Intelligent Earth system sensing, scientific enquiry and discovery


The Paul Melchior Medal

With this Medal the outstanding scientists with a huge experience and influence in the Tidal Community are awarded. The previous Awardees are:

  1. Paul Melchior (1997, Bruxelles, Belgium).
  2. Hans-Georg Wenzel (2000, Mizusawa, Japan).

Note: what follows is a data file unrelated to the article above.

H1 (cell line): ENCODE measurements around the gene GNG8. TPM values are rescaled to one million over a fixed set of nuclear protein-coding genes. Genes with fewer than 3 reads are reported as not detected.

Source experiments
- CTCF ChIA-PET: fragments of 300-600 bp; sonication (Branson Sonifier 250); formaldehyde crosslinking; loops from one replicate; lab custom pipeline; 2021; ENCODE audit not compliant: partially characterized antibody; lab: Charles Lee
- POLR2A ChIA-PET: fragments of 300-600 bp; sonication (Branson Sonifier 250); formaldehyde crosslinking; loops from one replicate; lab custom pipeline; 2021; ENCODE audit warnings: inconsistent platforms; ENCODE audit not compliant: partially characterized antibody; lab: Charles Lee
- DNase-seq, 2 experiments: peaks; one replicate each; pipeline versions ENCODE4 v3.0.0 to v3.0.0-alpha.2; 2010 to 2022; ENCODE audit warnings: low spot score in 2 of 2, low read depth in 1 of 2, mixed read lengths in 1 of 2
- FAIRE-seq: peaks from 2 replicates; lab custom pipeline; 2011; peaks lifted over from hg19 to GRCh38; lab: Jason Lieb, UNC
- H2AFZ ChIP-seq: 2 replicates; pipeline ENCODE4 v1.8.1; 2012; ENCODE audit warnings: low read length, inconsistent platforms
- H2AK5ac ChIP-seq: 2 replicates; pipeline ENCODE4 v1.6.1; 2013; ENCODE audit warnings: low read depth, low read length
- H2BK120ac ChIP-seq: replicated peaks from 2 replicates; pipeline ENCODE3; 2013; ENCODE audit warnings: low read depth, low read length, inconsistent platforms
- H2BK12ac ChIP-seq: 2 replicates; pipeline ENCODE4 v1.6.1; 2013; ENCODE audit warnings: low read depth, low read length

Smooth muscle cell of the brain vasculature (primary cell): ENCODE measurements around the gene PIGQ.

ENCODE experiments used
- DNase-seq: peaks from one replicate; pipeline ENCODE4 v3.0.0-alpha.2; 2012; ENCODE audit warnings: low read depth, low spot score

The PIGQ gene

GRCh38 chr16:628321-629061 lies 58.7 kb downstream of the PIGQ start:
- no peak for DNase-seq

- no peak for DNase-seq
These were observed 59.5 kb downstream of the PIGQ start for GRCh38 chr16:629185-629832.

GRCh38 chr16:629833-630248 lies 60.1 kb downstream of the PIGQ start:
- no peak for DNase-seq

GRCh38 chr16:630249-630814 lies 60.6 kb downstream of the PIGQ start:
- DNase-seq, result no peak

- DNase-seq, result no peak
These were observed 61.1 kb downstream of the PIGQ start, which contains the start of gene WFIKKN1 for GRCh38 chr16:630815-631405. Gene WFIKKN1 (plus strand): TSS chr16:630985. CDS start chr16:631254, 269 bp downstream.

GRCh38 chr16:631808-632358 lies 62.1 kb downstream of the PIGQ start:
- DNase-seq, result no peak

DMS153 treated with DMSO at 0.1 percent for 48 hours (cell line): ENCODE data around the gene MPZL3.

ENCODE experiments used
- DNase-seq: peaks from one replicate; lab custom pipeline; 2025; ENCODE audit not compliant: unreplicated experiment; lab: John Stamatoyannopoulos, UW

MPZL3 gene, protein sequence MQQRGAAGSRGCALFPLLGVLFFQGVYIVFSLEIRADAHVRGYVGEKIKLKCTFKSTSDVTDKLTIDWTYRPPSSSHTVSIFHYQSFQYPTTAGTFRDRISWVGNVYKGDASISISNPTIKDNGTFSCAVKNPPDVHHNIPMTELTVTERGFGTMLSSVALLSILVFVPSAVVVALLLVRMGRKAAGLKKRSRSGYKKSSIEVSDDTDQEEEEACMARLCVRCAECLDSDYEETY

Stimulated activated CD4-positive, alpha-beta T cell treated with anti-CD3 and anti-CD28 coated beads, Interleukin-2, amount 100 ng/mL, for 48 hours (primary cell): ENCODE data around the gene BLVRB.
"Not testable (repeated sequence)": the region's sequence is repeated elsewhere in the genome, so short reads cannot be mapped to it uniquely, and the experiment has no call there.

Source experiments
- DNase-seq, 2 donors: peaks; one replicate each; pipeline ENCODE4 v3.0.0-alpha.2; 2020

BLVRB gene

3. John Goodkind (2004, Ottawa, Canada).
  4. Bernard Ducarme and Tadahiro Sato (2008, Jena, Germany).
  5. Houtse Hsu (2013, Warsaw, Poland).

After 2-step procedure we are pleased to inform that 2016 Paul Melchior Medal goes to prof. Trevor F. Baker.

Paul Melchior Medal 2016 Awarded to Trevor F. Baker


Scientific Achievements of Trevor F. Baker (prepared by B. Ducarme).